The employee will have the opportunity to select three neutral employment-law arbitrators working for the American Arbitration Association, with the employer choosing one to arbitrate the dispute. However, the employer acknowledges that the employee has the right to ask the federal government to proceed with litigation against the employer, despite arbitration agreements to the contrary, as outlined in EEOC v. Waffle House, Inc., 122 S. Ct. 754 (2002).
This employer is an equal opportunity workplace and has taken an active role in eliminating workplace discrimination. An employee who feels that they have been the victim of discrimination in the workplace is advised to take their concerns to a Human Resources specialist, who can work with the employee and management to try to resolve any disputes. Although no employee manual could describe all of an employee’s legal rights, this manual attempts to highlight the major laws prohibiting discrimination and define different types of discrimination. An employee who feels that they have been the victim of employment discrimination is encouraged to contact the U.S. Equal Employment Opportunity Commission (EEOC) at. In fact, depending on the type of discrimination, an employee may be required to file a complaint with the EEOC in order to preserve their legal rights. An employee who is found to have committed discrimination against another employee or business contact of the employer’s is subject to immediate termination.
Civil Rights Act of 1964
Title VII of the Civil Rights Act of 1964, 42 U.S.C.S. 2000e et seq., prohibits employment discrimination on the basis of race, color, religion, sex, or national origin. This includes discriminating against a woman because of pregnancy, childbirth, or related medical conditions. In addition to prohibiting intentional discrimination, Title VII prohibits practices that have a discriminatory impact. Furthermore, employers have a duty to accommodate the religious beliefs of employees / perspective employees, unless doing so would impose an undue hardship on the employer. Title VII’s prohibitions against sex discrimination also cover sexual harassment.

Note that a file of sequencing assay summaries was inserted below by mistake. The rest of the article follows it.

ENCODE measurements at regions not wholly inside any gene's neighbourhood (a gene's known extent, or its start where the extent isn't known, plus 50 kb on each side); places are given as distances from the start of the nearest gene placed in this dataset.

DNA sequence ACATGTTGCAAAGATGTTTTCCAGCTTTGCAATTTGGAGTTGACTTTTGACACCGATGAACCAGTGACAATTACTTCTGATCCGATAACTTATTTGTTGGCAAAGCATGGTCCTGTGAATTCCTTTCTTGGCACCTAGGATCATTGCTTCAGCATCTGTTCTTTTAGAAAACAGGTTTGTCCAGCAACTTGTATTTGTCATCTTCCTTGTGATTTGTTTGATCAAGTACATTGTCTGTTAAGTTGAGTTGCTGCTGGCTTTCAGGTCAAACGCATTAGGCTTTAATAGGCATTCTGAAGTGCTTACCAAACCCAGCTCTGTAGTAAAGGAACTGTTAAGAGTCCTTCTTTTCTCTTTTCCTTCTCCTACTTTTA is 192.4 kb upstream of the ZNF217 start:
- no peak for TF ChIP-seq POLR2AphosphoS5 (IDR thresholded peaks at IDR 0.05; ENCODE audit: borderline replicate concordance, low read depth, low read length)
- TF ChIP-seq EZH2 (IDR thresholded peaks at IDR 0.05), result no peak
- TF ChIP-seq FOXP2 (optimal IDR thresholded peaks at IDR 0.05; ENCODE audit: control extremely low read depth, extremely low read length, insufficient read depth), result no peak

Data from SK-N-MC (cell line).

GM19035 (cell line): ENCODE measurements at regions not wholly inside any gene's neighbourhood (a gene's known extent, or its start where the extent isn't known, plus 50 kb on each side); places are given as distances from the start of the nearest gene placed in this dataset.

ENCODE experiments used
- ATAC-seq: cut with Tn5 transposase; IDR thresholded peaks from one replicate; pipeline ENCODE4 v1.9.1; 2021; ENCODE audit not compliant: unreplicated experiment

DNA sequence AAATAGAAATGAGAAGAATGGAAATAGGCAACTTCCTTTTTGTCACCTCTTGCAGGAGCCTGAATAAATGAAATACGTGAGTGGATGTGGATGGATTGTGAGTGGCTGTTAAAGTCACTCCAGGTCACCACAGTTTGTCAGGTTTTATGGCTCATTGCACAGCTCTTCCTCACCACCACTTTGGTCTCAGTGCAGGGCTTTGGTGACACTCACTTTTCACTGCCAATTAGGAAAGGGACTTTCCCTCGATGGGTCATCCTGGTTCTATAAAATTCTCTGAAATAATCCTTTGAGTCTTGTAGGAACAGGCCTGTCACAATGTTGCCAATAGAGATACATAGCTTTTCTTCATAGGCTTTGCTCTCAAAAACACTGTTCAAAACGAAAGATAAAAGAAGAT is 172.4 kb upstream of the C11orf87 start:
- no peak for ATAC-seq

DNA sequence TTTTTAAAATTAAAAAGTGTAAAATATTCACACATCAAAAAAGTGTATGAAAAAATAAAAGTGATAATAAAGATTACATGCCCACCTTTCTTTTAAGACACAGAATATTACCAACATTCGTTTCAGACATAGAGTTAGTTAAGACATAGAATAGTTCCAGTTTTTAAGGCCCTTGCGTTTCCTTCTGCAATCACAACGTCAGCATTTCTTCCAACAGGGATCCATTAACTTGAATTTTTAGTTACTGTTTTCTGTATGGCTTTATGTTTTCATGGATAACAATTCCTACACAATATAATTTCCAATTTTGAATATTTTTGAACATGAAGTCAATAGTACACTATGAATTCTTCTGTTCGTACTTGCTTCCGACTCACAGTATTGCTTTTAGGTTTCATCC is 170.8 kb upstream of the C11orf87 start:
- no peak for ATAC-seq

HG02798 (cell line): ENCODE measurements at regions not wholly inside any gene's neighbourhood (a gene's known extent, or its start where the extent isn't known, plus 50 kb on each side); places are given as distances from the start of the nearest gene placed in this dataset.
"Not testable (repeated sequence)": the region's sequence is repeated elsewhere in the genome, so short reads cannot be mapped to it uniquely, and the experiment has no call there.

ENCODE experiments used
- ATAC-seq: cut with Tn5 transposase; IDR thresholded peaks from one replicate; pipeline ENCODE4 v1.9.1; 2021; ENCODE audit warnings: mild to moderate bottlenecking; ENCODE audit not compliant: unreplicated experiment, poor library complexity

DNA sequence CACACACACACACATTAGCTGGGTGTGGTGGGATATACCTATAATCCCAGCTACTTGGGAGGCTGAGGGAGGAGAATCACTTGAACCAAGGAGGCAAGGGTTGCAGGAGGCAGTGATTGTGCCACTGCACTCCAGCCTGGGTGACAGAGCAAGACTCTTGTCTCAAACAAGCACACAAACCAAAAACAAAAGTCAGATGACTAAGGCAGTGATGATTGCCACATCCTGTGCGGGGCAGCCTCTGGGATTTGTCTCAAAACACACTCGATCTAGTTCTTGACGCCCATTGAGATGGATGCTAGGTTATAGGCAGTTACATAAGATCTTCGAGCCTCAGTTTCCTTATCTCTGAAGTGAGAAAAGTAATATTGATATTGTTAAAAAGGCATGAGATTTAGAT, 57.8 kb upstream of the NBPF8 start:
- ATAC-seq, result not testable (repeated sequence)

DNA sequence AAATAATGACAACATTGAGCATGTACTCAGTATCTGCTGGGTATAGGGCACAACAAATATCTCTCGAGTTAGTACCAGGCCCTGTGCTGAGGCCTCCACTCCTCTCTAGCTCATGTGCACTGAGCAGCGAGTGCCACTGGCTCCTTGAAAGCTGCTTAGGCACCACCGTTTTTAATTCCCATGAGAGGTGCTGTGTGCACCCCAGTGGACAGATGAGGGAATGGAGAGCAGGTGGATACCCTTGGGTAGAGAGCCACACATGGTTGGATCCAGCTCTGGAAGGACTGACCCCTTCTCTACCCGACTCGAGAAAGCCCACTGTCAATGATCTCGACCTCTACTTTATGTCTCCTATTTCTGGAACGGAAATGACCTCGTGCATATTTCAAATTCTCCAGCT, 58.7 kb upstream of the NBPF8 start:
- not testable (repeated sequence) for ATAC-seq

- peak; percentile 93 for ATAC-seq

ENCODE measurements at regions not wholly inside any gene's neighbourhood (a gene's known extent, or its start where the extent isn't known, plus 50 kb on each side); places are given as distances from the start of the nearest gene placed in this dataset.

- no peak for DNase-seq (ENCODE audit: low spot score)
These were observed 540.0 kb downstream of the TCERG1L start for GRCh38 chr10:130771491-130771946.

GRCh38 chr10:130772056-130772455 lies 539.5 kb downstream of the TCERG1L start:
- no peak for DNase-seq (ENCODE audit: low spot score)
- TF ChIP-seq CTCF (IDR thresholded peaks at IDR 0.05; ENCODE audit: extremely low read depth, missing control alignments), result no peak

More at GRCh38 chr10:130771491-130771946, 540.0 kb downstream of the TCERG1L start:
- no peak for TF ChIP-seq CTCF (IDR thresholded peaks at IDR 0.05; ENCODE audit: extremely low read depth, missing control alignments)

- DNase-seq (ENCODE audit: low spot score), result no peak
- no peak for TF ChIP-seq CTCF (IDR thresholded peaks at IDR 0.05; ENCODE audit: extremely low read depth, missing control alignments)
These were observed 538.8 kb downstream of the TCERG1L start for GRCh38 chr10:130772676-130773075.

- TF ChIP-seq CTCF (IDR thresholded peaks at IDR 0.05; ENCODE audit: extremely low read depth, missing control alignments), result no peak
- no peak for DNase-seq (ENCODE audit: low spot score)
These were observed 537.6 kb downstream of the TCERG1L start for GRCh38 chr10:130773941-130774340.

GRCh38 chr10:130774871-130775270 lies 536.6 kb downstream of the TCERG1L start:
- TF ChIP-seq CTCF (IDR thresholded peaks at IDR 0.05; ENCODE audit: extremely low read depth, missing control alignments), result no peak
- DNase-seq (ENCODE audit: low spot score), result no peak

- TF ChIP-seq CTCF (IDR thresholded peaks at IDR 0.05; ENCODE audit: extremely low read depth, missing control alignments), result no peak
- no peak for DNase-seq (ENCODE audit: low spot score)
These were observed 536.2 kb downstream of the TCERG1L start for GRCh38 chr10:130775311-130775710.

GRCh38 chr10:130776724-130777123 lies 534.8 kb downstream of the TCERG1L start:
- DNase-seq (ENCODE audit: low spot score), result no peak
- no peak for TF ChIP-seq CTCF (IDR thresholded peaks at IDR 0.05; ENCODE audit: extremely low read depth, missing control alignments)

Race discrimination is discrimination based on race or skin color and associated racial stereotypes, whether the employees or people known to the employee. It includes discrimination in hiring and firing practices, the allocation of benefits, promotions, compensation, and employee testing. In addition, racial discrimination exists when there is a hostile work environment, consisting of offensive conduct based on race.
National Origin Discrimination
National origin discrimination is discrimination based on one’s national origin. Provided that an employee or potential employee has the legal right to work in the United States, it is discrimination to show preference to people based on national origin. This can include requiring potential employees so speak English, unless speaking English is an essential part of an employee’s job description.